The Legal Ombudsman today proposes creating a common portal for all complaints about professional services to remove ‘grey areas’ between them.

The legal complaints handler set out in a new discussion paper ways to make it clearer to consumers how they should seek redress.

The paper invites comment from consumer groups and professional bodies after research found thousands of people who use legal services every year are unable to complain to the Legal Ombudsman (LeO).

A common portal to assist consumers, with fewer professional ombudsman schemes overall, would make it easier ways for consumer complaints to be resolved, the paper says.

Elizabeth France, chair of the Legal Ombudsman board, said buying legal advice is ‘to some extent a lottery’ for consumers who are confused about which way to turn.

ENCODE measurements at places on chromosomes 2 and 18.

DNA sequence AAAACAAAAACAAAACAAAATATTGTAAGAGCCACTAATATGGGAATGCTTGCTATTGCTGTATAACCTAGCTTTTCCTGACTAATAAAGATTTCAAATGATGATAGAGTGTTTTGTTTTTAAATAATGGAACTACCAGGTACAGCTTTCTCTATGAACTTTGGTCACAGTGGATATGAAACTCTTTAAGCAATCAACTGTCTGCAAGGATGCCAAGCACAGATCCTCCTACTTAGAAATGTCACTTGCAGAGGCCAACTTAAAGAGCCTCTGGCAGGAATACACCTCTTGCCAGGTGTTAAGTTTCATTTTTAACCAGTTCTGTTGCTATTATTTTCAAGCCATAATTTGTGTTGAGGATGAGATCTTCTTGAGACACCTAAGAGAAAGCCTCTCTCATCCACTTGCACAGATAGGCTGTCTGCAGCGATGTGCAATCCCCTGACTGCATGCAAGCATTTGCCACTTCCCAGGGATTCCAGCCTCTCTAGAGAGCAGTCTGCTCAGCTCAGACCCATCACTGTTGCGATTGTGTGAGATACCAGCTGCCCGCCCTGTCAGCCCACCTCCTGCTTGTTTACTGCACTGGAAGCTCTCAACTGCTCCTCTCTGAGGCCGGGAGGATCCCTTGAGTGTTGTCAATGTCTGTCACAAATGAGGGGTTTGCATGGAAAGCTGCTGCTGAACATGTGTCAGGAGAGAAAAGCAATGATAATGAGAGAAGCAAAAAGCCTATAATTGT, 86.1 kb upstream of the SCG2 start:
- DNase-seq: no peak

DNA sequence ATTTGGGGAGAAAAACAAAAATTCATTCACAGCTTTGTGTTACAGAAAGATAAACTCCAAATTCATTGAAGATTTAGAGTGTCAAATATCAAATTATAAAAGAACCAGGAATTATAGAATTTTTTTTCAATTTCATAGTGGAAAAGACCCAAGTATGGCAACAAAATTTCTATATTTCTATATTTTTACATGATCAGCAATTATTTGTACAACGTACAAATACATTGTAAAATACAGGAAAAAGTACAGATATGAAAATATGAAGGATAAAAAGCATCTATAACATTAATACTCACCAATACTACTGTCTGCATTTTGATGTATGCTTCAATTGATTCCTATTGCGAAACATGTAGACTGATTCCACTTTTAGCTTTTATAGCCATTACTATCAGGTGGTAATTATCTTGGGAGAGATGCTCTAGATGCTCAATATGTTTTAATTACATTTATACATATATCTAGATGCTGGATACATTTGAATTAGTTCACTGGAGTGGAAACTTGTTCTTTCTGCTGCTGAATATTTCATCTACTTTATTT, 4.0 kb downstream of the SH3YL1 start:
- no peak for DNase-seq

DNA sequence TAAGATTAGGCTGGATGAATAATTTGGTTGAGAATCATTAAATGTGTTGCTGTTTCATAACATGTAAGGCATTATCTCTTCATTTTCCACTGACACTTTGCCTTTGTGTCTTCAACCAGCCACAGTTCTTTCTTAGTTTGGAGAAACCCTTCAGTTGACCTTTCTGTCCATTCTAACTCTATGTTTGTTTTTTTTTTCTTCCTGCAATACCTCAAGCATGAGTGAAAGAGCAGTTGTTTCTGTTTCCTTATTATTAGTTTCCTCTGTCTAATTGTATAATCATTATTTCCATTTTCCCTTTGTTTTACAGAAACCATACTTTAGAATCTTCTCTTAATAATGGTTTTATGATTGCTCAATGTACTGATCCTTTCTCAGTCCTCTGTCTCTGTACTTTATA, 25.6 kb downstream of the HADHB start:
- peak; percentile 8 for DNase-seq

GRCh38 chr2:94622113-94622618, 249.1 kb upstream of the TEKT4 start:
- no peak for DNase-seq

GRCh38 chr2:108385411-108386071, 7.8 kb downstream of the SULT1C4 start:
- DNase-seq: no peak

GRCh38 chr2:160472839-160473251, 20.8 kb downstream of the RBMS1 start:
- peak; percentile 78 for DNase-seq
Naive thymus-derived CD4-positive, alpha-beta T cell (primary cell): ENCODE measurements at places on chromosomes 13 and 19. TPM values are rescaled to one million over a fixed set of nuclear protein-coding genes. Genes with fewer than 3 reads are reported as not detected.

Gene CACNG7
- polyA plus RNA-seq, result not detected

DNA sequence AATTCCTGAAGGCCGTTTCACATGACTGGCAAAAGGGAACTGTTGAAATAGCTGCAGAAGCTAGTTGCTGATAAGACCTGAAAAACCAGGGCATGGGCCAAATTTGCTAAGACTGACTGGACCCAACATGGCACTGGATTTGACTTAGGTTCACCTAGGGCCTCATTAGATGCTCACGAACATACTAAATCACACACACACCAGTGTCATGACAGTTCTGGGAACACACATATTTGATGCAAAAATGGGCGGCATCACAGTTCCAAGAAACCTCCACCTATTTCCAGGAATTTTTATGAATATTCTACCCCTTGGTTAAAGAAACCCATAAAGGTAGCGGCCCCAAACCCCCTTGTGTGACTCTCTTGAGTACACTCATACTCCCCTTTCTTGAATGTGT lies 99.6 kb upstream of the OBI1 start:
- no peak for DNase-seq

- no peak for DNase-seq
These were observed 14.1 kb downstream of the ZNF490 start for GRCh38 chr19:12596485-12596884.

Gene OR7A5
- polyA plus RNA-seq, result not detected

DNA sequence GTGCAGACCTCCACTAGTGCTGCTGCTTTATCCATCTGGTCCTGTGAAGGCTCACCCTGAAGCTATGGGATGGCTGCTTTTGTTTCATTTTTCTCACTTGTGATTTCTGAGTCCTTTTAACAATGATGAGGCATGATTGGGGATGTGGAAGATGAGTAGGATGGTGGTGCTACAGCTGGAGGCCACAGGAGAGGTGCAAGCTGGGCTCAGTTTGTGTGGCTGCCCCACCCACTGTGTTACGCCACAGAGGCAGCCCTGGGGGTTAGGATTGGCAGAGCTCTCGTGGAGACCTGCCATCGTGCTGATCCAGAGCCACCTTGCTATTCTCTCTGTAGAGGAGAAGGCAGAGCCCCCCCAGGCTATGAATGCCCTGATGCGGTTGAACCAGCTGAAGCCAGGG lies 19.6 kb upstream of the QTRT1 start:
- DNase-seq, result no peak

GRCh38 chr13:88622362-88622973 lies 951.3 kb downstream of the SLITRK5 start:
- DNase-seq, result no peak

‘The time is right to start a focused debate on how to create a system that is accessible, transparent, effective and efficient both for consumers and businesses,’ said France. ‘That system should not be constrained by traditional views of the boundaries to legal services ­ we are seeking more overlaps with other areas and professions.’

The Legal Ombudsman said it is concerned that 130,000 service providers in England and Wales are operating outside the regulated domain in what has been labeled the alternative legal market. These include roles in accountancy, architecture and probate.

A report published alongside the discussion paper says that people buying wills or receiving advice on immigration and employment issues, building plans and debt management ­ as well as those using DIY legal documents ­ are at risk of falling outside the LeO’s domain.

The ombudsman wants to create a voluntary system for service providers to sign up, although it is unclear how many would be keen to expose themselves to redress from the complaints service.